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with voter registration, you know, the long lines are a result of so many problems. but one of the biggest problems that we think and what troubles us the most is that so many of the problems are preventable. because one of the biggest problems is the misallocation of resources in voting equipment. undertrained poll workers and understaffed polling places. malfunctioning machines are, you know, whether or not people even turn on the machines. problems with absentee ballots not being received by voters, that probably was one of the most heartbreaking set of calls that we received repeatedly. mismanaged polling locations. however, these chronic problems that voters deal with every election cycle which we have now documented over ten years through election protection were exacerbated this cycle because of the nationwide effort by partisan lawmakers and election
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officials to manipulate the rules by which voters were able to cast their pal ott. thus -- ballot. thus, voter registration restrictions and other obstacles all negatively impacted how long voters had to stand in line, poll worker ability to navigate this myriad of confusing rules and the frequency of provisional ballots being issued. again, we believe most of these were preventable problems, these recurring problems. of we think, you know, obviously, legislative battles had a lot to do with the problems. we are really troubled by the, you know, poll worker training problems. in fact, we have states that don't even require it like pennsylvania and others. thus, there was so much white spread confusion -- wide spreat confusion across the states. i could go through a number of instances, i'm not going to, but i will say here's what we saw as the major problems. misapplication of voter id, especially in michigan and ohio.
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and what we saw was, you know, just the problems of poll workers refusing to issue the affidavit in michigan because they just didn't understand how it was to apply, and then they wouldn't issue provisional ballots. we saw one of the most reported problems out of ohio was the misapplication of the tate's voter id -- the state's voter id rule. poll workers in several counties were reportedly rejecting ids, and voters were being forced to cast provisional ballots because they would not accept, you know, the outdated ohio driver's license with an outdated address. the other problem we saw was the impact on communities of color. i mean, you know, we can talk about all the voters in the world, but communities of color, people with disabilities, seniors and students are bearing the budget of these issues --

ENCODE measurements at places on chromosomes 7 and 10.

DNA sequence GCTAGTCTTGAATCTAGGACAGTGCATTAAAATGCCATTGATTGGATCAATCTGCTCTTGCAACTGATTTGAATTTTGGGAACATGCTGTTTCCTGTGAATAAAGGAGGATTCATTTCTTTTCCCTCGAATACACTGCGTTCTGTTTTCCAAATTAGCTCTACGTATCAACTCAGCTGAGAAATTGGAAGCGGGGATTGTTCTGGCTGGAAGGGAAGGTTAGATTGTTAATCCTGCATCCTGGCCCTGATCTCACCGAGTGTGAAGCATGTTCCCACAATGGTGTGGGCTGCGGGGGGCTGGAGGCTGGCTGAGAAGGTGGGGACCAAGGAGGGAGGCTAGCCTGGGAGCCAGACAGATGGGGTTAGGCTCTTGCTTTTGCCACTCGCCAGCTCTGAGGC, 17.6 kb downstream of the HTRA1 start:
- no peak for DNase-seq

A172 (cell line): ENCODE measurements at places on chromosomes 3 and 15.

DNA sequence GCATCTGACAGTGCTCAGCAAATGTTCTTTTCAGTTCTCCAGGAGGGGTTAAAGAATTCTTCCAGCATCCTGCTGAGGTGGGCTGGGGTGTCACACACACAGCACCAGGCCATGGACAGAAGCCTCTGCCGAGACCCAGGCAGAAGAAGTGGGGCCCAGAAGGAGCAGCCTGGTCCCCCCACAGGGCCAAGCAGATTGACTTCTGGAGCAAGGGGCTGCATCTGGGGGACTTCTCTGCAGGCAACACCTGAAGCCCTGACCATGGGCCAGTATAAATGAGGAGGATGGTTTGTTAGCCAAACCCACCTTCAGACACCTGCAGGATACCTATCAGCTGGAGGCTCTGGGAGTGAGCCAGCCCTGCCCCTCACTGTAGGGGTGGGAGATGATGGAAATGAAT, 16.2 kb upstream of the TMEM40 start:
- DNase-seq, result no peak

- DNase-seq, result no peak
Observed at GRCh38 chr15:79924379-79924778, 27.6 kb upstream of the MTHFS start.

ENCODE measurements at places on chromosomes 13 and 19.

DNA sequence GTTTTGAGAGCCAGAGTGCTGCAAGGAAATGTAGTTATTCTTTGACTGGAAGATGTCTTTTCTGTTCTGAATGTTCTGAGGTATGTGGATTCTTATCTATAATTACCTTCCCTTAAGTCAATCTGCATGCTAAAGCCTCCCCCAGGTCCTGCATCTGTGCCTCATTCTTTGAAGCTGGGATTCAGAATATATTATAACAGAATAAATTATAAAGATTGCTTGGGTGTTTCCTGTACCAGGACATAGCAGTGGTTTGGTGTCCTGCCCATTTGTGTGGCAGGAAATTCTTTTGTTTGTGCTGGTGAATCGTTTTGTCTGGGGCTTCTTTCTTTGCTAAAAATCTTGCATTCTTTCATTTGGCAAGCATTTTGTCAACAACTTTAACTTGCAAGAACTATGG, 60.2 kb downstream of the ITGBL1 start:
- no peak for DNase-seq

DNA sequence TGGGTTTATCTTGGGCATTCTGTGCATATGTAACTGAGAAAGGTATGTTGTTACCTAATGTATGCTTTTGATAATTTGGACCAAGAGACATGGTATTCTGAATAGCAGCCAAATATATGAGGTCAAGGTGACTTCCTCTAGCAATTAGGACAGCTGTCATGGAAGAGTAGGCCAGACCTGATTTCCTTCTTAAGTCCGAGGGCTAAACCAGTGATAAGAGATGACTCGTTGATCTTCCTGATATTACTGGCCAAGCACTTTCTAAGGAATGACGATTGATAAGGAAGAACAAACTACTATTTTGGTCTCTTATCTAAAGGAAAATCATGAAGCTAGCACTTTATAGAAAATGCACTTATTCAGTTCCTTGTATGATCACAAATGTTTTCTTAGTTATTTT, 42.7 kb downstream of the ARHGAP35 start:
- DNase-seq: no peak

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the brunt of these issues. our redistricting battle in texas, the voter id battle we waged in the courts in texas, who were impacted? african-americans, latinos and as the court itself said in finding these laws racially discriminating on purpose said that it was poor and low income voters. early voting in ohio we've done a study that i would recommend to you on cuyahoga county just showing how much people of color rely on early voting, so when there are restrictions on it, it really has a horrible impact. the other thing that we saw that was really troubling for us, we saw all kinds of issues, but we were very pleased, however, that a lot of the issues we saw in other jurisdictions we didn't see in ohio because they do a better job of planning. and we think the people ought to look at some of the planning that is a result of a lawsuit from the league of women voters and the lawyers' committee and others that we found in 2004, and we actually saw the real benefits of that planning and
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would recommend that more states talk about it. one thing we wish the eac would definitely bring to the attention of states and governors and ask them to really come up with some new standards and laws on is how to help first responders. you know, we talk a lot about the realities of people who were impacted negatively by hurricane sandy, who were displaced, you know, t a tragedy that families went through. but one of the most troubling calls we received for the election protection hot line was a call from a a captain of a unit of 8,000 out-of-state workers. and they came from all 50 states, and none of them -- because they were deployed at the last minute -- had done absentee ballots. and they all were disenfranchised, because they went -- they helped their fellow